A380: not so ugly, and with hidden strengths
The A380 isn't sleek, I grant you, but that's because the wing is bigger than it needs to be for the current model: it was sized for the expected lengthened version with fuselage inserts fore and aft of the wings. (I don't think they've built any of those yet?)
Its future is in doubt, of course, as the industry shakes out the 'point-to-point' vs 'hub' approaches, and obviously the A380 is designed for hub. But one should bear in mind one obvious strength—it is a very comfortable plane to fly in, and passengers show a marked preference even over the excellent B777—and one less obvious asset: its size makes it exceptionally resilient in turbulence.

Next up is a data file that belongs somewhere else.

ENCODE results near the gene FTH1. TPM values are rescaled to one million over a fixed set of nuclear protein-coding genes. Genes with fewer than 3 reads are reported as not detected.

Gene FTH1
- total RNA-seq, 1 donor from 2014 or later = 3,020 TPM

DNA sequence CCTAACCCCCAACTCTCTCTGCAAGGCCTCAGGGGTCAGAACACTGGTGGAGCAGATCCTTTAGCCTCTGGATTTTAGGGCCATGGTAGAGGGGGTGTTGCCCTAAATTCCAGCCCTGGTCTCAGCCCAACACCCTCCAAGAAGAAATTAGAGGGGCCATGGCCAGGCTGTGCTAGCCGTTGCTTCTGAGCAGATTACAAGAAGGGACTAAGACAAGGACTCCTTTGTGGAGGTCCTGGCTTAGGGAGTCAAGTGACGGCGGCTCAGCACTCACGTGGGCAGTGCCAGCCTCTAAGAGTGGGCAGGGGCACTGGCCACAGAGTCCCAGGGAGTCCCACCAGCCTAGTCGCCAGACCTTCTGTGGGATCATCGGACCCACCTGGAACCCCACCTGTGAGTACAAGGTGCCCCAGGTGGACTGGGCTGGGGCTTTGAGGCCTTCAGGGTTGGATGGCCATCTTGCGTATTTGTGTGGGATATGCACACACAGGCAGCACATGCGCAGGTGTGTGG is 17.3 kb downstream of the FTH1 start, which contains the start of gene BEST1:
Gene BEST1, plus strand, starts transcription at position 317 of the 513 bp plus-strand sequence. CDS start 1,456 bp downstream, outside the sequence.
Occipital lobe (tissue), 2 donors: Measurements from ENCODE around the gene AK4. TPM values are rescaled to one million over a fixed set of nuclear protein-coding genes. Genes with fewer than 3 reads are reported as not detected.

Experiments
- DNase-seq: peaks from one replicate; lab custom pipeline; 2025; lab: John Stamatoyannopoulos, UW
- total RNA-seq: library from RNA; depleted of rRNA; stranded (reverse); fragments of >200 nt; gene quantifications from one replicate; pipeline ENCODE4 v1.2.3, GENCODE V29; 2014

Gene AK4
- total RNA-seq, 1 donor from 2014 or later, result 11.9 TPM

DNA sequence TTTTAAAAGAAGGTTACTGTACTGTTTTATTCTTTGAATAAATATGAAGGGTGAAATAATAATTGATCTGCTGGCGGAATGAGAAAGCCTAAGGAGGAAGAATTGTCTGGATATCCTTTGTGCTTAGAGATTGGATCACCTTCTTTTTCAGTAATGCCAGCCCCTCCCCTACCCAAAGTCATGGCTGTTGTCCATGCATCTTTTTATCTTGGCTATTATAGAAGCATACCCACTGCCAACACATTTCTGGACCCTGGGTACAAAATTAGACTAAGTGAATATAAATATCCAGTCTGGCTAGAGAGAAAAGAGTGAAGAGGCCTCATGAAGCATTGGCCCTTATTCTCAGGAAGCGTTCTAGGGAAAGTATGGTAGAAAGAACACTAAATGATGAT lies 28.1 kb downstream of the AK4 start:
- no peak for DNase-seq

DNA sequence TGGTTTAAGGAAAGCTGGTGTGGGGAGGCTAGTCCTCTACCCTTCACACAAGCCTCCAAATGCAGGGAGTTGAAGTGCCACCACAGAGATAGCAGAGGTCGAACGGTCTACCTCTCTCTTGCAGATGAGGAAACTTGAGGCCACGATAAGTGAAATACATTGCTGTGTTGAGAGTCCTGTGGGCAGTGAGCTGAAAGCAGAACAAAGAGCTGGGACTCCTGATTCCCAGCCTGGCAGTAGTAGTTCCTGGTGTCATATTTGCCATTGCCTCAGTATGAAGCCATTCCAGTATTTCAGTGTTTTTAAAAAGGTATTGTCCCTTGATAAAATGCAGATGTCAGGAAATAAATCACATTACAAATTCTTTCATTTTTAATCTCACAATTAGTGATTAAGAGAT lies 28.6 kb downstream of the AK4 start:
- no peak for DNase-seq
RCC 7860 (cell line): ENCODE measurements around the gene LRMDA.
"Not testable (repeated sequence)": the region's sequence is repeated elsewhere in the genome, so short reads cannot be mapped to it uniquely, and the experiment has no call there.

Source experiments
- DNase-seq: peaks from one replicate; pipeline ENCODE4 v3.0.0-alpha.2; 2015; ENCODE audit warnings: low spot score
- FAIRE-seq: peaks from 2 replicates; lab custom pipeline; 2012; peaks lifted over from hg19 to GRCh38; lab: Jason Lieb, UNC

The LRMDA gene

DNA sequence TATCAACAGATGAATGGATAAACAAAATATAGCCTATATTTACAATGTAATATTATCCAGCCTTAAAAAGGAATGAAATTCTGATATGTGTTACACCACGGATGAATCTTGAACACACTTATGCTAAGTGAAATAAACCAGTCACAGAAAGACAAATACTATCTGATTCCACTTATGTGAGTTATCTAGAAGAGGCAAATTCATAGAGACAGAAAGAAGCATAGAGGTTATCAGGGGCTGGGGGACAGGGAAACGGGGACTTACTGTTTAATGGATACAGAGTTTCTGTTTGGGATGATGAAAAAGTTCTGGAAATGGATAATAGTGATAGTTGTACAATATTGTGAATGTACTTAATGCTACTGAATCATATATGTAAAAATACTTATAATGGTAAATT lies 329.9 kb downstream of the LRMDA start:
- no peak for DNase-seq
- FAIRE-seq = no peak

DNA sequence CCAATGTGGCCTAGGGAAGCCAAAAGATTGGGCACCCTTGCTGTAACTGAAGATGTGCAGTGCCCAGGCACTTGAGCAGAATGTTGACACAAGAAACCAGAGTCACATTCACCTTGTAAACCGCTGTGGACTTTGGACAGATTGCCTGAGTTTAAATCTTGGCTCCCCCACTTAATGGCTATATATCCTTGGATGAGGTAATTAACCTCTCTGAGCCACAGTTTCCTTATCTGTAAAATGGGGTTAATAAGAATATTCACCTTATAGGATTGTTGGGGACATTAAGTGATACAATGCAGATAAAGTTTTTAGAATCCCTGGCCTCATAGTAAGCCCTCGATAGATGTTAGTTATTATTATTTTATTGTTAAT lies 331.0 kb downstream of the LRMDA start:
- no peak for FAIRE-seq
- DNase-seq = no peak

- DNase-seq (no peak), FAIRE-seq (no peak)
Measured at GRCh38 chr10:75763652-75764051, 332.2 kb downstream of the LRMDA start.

When the A380 was being (controversially) designed, no one realised, so far as I'm aware, that climate change was rapidly spawning increased episodes and severity of turbulence. The smaller aircraft feel turbulence more, and are at greater risk from it.
The A380 isn't immune, of course, but the dawning realisation that increased turbulence poses new threats may yet move the market back toward big aircraft. This would be a remarkable example of serendipity giving a plane a new lease of life.